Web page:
Standard Guide for Escort Vessel Evaluation and Selection
This guide presents some methodologies to predict the forces required to bring a disabled ship under control within the available limits of the waterway, taking into account local influences of wind and sea conditions. Presented are methodologies to determine the control forces that an escort vessel can reasonably be expected to impose on a disabled ship, taking into account the design of the ship, transit speed, winds, currents, and sea conditions. In some instances, this guide presents formulae that can be used directly; in other instances, in which the interaction of various factors is more complicated, it presents analytic processes that can be used in developing computer simulations.
Unlike the more traditional work of berthing assistance in sheltered harbors or pulling a “dead ship” on the end of a long towline, the escorting mission assumes that the disabled ship will be at transit speed at the time of failure, and that it could be in exposed waters subject to wind, current, and sea conditions.
The navigational constraints of the channel or waterway might restrict the available maneuvering area within which the disabled ship must be brought under control before it runs aground or collides with fixed objects in the waterway (see allision).
The escort mission requires escort vessel(s) that are capable of responding in timely fashion and that can safely apply substantial control forces to the disabled ship. This entails evaluation of the escort vessel's horsepower, steering and retarding forces at various speeds, maneuverability, stability, and outfitting (towing gear, fendering, and so forth). This guide can be used in developing escort plans for selecting suitable escort vessel(s) for specific ships in specific waterways.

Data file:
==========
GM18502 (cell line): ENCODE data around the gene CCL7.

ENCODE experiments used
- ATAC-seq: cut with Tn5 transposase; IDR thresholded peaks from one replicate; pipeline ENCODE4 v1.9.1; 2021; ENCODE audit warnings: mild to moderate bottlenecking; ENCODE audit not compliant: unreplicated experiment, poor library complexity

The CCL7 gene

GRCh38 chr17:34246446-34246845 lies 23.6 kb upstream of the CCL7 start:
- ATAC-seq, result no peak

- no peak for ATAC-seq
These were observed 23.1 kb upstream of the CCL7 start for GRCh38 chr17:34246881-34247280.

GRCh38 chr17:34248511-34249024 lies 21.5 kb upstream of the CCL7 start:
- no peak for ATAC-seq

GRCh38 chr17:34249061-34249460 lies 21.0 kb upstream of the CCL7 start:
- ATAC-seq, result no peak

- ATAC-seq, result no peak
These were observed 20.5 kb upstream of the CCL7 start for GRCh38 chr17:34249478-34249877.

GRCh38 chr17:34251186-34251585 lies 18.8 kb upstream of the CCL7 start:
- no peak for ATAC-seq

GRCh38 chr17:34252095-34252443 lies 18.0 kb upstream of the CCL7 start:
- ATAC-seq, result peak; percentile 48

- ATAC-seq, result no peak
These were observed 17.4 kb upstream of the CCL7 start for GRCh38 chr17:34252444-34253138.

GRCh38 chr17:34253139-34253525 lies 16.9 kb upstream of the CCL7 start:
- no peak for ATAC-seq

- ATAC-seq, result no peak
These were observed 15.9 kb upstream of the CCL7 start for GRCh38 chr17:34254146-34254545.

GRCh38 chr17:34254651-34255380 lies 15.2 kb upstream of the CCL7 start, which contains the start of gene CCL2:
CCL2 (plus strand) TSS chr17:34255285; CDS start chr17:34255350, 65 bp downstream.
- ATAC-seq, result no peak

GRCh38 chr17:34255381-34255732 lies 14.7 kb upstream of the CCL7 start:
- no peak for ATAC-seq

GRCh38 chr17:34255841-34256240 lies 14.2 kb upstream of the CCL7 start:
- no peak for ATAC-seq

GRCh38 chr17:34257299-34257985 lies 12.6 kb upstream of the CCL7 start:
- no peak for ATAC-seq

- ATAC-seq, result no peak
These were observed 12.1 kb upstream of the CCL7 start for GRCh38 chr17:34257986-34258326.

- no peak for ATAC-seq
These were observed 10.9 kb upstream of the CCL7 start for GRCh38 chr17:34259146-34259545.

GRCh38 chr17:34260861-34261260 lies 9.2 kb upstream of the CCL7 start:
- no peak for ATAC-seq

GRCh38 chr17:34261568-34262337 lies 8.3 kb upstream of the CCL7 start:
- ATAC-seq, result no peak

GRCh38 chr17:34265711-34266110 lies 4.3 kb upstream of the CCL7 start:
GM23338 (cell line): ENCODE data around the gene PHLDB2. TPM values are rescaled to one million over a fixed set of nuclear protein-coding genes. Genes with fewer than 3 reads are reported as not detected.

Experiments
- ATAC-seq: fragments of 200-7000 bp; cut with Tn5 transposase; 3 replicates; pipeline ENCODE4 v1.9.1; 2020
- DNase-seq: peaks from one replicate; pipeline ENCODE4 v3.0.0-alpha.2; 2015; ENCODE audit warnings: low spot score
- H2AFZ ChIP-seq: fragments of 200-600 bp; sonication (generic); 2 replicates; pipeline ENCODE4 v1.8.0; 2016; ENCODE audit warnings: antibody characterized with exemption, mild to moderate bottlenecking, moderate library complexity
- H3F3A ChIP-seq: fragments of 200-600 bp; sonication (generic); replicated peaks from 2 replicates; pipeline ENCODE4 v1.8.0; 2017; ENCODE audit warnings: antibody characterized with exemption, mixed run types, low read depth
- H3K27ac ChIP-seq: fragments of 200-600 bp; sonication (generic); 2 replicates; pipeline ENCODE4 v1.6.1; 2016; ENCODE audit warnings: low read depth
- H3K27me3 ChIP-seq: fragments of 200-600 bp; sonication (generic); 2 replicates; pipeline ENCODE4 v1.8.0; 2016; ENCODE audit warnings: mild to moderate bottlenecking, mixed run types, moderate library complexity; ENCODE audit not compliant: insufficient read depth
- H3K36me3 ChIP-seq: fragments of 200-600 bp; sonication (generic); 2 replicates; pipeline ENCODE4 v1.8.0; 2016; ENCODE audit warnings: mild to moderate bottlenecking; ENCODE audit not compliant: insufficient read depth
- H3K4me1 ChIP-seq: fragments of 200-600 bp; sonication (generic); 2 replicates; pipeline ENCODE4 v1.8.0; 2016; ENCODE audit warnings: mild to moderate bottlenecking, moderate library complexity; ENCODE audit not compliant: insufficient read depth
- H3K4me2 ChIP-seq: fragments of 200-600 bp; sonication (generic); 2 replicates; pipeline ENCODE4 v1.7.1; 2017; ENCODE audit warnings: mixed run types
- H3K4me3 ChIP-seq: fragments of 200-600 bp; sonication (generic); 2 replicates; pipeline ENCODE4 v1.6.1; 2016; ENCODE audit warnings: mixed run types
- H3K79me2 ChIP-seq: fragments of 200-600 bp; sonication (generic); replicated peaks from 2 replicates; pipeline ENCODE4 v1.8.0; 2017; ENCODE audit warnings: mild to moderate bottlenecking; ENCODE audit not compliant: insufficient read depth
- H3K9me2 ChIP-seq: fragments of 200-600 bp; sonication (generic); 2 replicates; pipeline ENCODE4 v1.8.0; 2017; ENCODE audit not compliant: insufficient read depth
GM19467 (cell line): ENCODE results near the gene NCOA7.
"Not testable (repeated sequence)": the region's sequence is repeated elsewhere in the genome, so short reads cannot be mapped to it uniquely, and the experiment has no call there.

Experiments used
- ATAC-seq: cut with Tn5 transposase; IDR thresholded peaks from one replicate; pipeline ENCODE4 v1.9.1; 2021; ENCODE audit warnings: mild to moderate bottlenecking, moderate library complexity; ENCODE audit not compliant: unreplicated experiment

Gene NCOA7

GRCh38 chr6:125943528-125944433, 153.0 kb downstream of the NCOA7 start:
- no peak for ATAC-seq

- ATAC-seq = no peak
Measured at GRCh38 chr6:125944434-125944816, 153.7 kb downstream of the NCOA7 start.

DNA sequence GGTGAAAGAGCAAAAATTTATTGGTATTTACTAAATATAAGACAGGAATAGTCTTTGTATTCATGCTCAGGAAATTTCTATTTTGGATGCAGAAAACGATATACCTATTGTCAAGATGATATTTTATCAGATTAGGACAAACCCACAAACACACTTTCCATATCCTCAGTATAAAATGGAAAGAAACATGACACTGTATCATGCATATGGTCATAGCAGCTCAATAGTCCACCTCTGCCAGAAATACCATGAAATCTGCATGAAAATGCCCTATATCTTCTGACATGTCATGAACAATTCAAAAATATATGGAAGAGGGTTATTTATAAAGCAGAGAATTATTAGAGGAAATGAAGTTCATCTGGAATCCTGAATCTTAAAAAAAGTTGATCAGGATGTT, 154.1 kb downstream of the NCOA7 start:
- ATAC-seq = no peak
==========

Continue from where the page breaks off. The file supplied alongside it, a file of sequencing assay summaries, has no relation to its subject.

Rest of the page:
The methodologies and processes outlined in this guide are for performance-based analyses of escort scenarios. This means that the acceptability of a vessel (or combination of vessels) for escorting is based upon the ability to control the disabled ship in accordance with specified performance criteria. This guide addresses four selected performance measures:
Towing—the ability to tow the disabled ship under specified parameters,
Stopping—the ability to stop the disabled ship within specified parameters,
Turning—the ability to turn the disabled ship within specified parameters, and
Holding steady—the ability to hold the disabled ship on a steady course under specified parameters.
The “specified parameters” are additional details that must be factored into the performance analysis. These parameters might be specified by a regulatory agency imposing the escort requirement, by a study group evaluating the feasibility of escorting in a particular waterway, or by the ship or escort vessel operators themselves to define the performance envelope of their vessels. Some examples of these parameters are: